Like a hungry teenager, corn rootworms are hungry and on the hunt for food. Jeff Miller with Cornell Cooperative Extension says the insect is definitely a problem in this year's Central New York fields. Here's how to know if they're in your crop.

Jeff says rootworm can "reduce corn silage yields by 1-2 ton/acre." Now is the important time for them as adult beetles are looking to munch on green silk and and pollen of the corn plants. This also when they lay their eggs that will hatch next June and begin feeding on the corn's roots. He suggests scouting your fields with green silk to determine the population.  Here's how:

Walk into your corn field 50’. Select a corn plant and grasp the silks. Start counting the number of corn rootworm from the bottom leaf of the plant to the top then release your grasp and count the number of corn rootworms on the silk. There are two types of corn rootworm: western corn rootworm which is a yellow beetle with black markings and northern corn rootworm which is a beetle with the same shape but green in color. Because of their different activity levels in corn we count westerns numerically (1 per beetle) vs northerns we count as ½ western corn rootworm equivalent per beetle. So if we had 4 westerns and two northerns on a single plant our count would be 4 + (2x ½ )= 5.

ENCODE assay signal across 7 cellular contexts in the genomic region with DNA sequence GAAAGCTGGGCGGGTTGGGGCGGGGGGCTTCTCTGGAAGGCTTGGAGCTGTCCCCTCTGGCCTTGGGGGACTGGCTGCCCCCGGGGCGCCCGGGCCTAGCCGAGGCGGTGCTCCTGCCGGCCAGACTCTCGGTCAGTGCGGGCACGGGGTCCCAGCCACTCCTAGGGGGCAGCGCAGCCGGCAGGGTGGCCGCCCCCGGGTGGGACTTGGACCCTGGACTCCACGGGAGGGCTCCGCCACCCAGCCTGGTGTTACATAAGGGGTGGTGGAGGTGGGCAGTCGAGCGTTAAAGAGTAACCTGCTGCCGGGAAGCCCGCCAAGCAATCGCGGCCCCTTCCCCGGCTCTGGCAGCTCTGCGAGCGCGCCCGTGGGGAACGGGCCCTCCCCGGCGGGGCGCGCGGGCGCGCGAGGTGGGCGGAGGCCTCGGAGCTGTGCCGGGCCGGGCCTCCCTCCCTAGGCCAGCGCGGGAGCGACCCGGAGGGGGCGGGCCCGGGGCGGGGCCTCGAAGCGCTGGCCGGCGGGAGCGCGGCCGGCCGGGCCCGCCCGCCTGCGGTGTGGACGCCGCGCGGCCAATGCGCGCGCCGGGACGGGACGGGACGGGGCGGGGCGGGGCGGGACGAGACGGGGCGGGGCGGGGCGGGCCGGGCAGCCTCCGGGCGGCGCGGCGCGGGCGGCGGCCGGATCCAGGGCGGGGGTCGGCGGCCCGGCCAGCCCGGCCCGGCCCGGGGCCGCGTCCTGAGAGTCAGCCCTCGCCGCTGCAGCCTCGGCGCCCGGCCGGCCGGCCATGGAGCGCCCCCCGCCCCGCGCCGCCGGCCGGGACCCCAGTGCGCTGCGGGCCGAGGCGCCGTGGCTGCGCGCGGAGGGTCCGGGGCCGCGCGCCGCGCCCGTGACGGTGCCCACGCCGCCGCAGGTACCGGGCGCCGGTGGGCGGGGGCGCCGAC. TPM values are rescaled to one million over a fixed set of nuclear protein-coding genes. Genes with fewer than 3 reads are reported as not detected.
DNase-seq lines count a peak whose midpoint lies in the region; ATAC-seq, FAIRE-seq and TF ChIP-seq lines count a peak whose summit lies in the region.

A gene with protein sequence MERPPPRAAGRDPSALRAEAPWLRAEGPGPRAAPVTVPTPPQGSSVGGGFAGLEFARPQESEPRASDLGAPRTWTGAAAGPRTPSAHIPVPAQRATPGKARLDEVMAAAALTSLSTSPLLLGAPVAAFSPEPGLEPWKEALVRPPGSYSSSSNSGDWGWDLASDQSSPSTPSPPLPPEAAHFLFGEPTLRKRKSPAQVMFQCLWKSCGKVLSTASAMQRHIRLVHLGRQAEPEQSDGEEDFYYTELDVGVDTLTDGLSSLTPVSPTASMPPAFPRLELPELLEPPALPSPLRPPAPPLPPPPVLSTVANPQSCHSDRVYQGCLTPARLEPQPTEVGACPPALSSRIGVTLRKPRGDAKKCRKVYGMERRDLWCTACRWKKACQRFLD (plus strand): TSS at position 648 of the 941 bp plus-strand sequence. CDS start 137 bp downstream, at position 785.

The scouting procedure requires you to count the number of western corn rootworm equivalents on a minimum of 3 plants in one location, moving to two other locations as you cross the field counting the number of western corn rootworm equivalents on 3 additional plants at each location. Use this chart at Integrated Pest Management to determine if you need to treat your field with a pesticide.

Cornell's website has more information on the corn root worm fight.  Or contact Cornell Cooperative Extension’s Ag Team at (315) 736-3394 or at Office hours are 8:30 to 4:40 Mon-Fri.

SOURCE:  Cornell Cooperative Extension - Jeff Miller